Amyloid plaques were stained with ThS. The deparaffinized and hydrated sections were incubated in 0.25% potassium permanganate solution for 20 min, rinsed in distilled water, and incubated in a bleaching solution containing 2% oxalic acid and 1% potassium metabisulfite for 2 min. After rinsed in distilled water, the sections were transferred to a blocking solution containing 1% sodium hydroxide and 0.9% hydrogen peroxide for 20 min. The sections were incubated for 5 s in 0.25% acidic acid, then washed in distilled water, and stained for 5 min with 0.0125% ThS in 50% ethanol. The sections were washed with 50% ethanol and placed in distilled water. Then, the sections were covered with a glass cover using a mounting solution.


The mice brains were homogenized in 8× mass of 5 M guanidine HCl/50 mM tris-HCl (pH 8.0) and incubated at room temperature for 3 hours. Then, the samples were diluted with cold reaction buffer (PBS with 5% BSA and 0.03% Tween 20, supplemented with protease inhibitor cocktail) and centrifuged at 16,000g for 20 min at 4°C. The supernatant was analyzed by human Aβ40 and Aβ42 ELISA kit according to the manufacturer’s instructions (KHB3481 and KHB3441, respectively, Invitrogen). The Aβ concentrations were determined by comparison with the standard curve.

Morris water maze

5xFAD mice maintained on administration were trained in a round, water-filled tub (1.32 meters in diameter) in an environment rich with extramaze cues. An invisible escape platform was located in a fixed spatial location 1 cm below the water surface independent of a subject start position on a particular trial. In this manner, experimental subjects needed to use extramaze cues to determine the platform’s location. At the beginning of each trial, the mouse was placed in the water maze with their paws touching the wall from one of four different starting positions (North, South, East, and West). Each subject was given 4 trials/day for five consecutive days with a 15-min intertrial interval. The maximum trial length was 60 s, and if subjects did not reach the platform in the allotted time, then they were manually guided to it. Upon reaching the invisible escape platform, subjects were left on it for an additional 5 s to allow for survey of the spatial cues in the environment to guide future navigation to the platform. After each trial, subjects were dried and kept in a dry plastic holding cage filled with paper towels to allow the subjects to dry off. The temperature of the water was monitored every hour so that the mice were tested in water that was between 22° and 25°C. Following the 5 days of task acquisition, a probe trial was presented during which time the platform was removed, and the percentage of time spent in the quadrant that previously contained the escape platform during task acquisition was measured more than 60 s. All trials were analyzed for latency, swim path length, and swim speed by means of MazeScan (CleverSys Inc.).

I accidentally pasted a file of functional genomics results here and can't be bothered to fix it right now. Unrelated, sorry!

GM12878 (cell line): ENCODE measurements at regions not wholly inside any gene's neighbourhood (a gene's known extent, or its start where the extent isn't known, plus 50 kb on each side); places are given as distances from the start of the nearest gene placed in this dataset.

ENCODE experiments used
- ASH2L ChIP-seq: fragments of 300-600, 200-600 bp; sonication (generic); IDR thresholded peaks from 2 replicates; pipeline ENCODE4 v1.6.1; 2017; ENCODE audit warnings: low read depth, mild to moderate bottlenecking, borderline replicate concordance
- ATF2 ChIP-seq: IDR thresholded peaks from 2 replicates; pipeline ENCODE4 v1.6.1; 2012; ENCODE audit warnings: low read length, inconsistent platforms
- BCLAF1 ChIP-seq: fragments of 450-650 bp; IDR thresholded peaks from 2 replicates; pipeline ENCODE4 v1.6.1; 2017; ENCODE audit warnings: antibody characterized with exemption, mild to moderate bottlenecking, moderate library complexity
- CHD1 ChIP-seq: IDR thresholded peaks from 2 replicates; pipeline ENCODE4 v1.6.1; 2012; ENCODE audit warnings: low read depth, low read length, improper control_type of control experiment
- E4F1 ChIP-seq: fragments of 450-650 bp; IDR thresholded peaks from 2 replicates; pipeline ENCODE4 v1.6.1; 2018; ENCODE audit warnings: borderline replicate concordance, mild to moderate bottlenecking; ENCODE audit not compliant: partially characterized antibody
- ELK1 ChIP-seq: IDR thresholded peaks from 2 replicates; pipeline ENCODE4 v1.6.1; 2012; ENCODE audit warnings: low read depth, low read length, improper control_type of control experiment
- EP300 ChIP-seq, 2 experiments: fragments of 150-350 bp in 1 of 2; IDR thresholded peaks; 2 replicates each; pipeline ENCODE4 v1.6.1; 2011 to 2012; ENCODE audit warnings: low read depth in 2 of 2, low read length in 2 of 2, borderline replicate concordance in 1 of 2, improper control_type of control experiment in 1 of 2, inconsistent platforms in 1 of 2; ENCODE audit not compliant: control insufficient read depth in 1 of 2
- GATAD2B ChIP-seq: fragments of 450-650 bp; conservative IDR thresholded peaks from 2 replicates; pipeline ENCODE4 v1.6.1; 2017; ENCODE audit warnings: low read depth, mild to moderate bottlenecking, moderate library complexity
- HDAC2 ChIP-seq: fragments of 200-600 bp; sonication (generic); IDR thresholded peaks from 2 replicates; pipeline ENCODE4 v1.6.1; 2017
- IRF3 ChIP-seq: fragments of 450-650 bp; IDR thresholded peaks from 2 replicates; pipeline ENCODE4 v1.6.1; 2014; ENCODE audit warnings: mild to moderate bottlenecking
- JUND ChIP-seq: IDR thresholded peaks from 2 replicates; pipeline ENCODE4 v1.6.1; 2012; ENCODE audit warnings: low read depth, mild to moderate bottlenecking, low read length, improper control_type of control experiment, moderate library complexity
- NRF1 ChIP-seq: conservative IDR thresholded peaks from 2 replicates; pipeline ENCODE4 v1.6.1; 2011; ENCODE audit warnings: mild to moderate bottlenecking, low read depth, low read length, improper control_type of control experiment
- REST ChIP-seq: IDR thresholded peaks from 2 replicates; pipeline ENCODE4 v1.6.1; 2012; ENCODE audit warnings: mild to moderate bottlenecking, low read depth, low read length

Statistical analysis

All data are expressed as means ± SEM from three or more independent experiments, and the level of significance between two groups was assessed with Student’s t test. For more than two groups, one-way analysis of variance (ANOVA) followed by least significant difference post hoc test was applied. A value of P < 0.05 was considered to be statistically significant.

Ethical approval

Experimental protocol was approved by the Emory University Institutional Animal Care and Ethical Committee.


Supplementary material for this article is available at

This is an open-access article distributed under the terms of the Creative Commons Attribution-NonCommercial license, which permits use, distribution, and reproduction in any medium, so long as the resultant use is not for commercial advantage and provided the original work is properly cited.


Acknowledgments: Funding: This work is supported by a grant from the NIH (RF1, AG051538; RO1, NS105982) to K.Y. This study was supported in part by the Rodent Behavioral Core (RBC), which is subsidized by the Emory University School of Medicine and is one of the Emory Integrated Core Facilities. Additional support was provided by the Viral Vector Core of the Emory Neuroscience NINDS Core Facilities (P30NS055077). Further support was provided by the Georgia Clinical and Translational Science Alliance of the National Institutes of Health under award number UL1TR002378. Author contributions: K.Y. conceived the project, designed the experiments, analyzed the data, and wrote the manuscript. C.C., E.H.A., S.S.K., and A.A. designed and performed most of the experiments and analyzed the data. X.L. conducted genotype and bred the transgenic mice. A.A. assisted with data analysis and interpretation and critically read the manuscript. Competing interests: K.Y. is a shareholder of Wuhan Yuanzheng Pharmaceuticals Inc. and Shanghai Braegen Pharmaceuticals Inc. All other authors declare that they have no competing interests. Data and materials availability: All data needed to evaluate the conclusions in the paper are present in the paper and/or the Supplementary Materials. Additional data related to this paper may be requested from the authors.